When he returned to Kenya in 1958, the Director of Medical Services offered him a job at the Murang’a District Hospital which he declined because he did not like the house assigned to him. He later took up a surgeon’s job at the Machakos District Hospital where, apart from performing up to seven surgeries a day, he doubled up as a psychiatrist.
Waiyaki left Government employment a year later to set up in private practice. He also began to engage in politics through the Nairobi People’s Convention Party (PCP) fronted by trade unionist Tom Mboya. In 1960, when nationalism was at fever pitch with independence in the air, Waiyaki was elected Chairman of the Nairobi branch of the Kenya African National Union (KANU) party which was jostling for position with the Kenya African Democratic Union (KADU) in a competition to become the independence party.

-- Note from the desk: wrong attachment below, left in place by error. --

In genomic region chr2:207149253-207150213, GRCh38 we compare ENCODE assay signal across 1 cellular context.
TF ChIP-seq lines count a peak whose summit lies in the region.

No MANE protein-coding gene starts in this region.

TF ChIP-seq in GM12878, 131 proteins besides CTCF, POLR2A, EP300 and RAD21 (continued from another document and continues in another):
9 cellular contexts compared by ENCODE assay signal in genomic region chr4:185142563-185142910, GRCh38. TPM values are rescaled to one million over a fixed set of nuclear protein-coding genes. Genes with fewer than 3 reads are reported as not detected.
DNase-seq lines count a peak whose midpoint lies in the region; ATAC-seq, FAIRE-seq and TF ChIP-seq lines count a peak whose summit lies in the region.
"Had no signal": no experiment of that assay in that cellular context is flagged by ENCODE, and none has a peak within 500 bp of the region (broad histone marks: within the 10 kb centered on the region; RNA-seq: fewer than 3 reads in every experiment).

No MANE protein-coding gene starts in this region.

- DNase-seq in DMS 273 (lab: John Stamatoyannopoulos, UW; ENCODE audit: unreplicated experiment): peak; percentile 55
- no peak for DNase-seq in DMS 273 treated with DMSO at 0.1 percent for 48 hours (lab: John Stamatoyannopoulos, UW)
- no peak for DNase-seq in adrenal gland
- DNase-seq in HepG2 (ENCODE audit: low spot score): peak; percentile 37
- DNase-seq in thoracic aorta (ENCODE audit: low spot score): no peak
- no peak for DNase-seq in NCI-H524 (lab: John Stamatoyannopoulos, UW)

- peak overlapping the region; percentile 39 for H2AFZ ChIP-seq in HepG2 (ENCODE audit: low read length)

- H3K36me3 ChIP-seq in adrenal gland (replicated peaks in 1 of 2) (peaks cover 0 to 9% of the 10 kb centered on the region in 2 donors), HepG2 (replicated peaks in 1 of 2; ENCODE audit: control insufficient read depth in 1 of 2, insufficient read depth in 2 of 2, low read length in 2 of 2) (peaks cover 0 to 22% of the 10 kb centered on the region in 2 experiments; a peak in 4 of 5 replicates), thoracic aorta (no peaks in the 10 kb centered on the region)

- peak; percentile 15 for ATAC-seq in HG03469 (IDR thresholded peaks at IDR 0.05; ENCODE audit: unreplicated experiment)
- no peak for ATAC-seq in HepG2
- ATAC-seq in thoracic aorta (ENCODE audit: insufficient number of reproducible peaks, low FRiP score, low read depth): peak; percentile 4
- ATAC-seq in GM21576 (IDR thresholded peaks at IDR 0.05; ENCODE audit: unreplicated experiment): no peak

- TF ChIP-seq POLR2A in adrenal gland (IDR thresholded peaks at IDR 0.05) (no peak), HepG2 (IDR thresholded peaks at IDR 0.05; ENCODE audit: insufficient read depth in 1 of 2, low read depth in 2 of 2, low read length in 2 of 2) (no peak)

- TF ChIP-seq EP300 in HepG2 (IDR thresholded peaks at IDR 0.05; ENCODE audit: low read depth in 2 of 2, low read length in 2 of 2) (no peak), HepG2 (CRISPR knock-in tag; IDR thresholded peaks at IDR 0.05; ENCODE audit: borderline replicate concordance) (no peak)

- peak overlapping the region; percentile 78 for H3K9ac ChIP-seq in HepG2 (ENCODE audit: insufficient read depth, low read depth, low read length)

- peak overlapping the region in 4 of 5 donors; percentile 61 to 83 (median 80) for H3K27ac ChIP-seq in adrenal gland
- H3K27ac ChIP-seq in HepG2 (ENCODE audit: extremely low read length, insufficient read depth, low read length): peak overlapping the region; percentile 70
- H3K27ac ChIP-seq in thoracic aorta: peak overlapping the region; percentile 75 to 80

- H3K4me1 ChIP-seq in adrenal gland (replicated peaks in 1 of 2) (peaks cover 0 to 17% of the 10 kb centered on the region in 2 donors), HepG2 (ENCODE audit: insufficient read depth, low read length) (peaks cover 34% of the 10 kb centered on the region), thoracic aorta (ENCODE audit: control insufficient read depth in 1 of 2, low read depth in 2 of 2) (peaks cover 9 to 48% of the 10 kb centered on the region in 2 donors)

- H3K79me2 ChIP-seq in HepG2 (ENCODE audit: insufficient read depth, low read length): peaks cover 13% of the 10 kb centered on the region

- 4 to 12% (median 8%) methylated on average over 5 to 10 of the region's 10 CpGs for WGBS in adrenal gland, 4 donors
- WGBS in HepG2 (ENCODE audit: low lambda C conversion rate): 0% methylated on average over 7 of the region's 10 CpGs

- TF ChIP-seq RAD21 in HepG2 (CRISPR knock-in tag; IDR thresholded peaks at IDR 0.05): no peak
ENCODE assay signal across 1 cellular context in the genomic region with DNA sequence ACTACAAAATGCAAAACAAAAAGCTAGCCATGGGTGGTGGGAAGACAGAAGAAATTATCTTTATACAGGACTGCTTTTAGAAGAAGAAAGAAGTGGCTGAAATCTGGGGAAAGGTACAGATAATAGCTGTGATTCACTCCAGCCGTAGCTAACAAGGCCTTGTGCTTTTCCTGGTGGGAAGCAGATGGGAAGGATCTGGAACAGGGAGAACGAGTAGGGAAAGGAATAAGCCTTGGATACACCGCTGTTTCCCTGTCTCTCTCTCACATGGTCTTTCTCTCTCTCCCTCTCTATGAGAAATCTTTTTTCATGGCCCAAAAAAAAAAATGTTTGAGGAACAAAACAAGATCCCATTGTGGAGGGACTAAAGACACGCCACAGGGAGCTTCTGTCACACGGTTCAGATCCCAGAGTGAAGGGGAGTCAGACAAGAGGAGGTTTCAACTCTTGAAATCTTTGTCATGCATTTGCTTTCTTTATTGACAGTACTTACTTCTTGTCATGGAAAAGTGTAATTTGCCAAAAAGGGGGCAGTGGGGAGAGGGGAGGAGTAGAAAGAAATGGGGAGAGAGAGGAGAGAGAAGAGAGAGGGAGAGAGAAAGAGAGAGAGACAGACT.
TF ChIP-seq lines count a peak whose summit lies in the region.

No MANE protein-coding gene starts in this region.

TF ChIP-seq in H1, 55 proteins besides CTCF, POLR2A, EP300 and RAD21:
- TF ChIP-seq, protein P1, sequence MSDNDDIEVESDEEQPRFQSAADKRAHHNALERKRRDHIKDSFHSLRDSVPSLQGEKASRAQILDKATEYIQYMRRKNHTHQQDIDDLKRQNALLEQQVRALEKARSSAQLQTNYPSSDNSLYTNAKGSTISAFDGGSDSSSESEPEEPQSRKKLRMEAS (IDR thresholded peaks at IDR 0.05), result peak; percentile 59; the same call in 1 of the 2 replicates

At independence in 1963, Waiyaki was elected Member of Parliament for Nairobi North-East (Kasarani) on a KANU ticket. With Kenyatta as Prime Minister, Waiyaki was appointed Assistant Minister in the Office of the President in charge of Internal Security and Defence. He was subsequently elevated to Minister for Foreign Affairs and re-elected MP in 1969, 1974 and 1979. The constituency was renamed Mathare in 1974, and became Kasarani in 1997.
Waiyaki would abandon 24 years of competitive politics after a snap election called in 1983 by President Moi to consolidate his authority following the attempted coup of 1 August 1982 that was seen to have considerably weakened Moi’s presidency. The election cost Waiyaki his career, as he lost the Mathare parliamentary seat to Nairobi Mayor Andrew Ngumba.
Waiyaki involved himself in real estate development, farming and business after retiring from politics. He lost his wife Naomi early in 2008 after a devastating battle with cancer. “In 2003, my wife was diagnosed with cancer. She underwent surgery, and we were convinced that the disease had been controlled. But it spread to her kidney eight weeks later,” Waiyaki recalled. He would later engage in teaching diplomacy at a university in the US and briefly practised medicine.
He died on 25 April 2017 at the age of 91.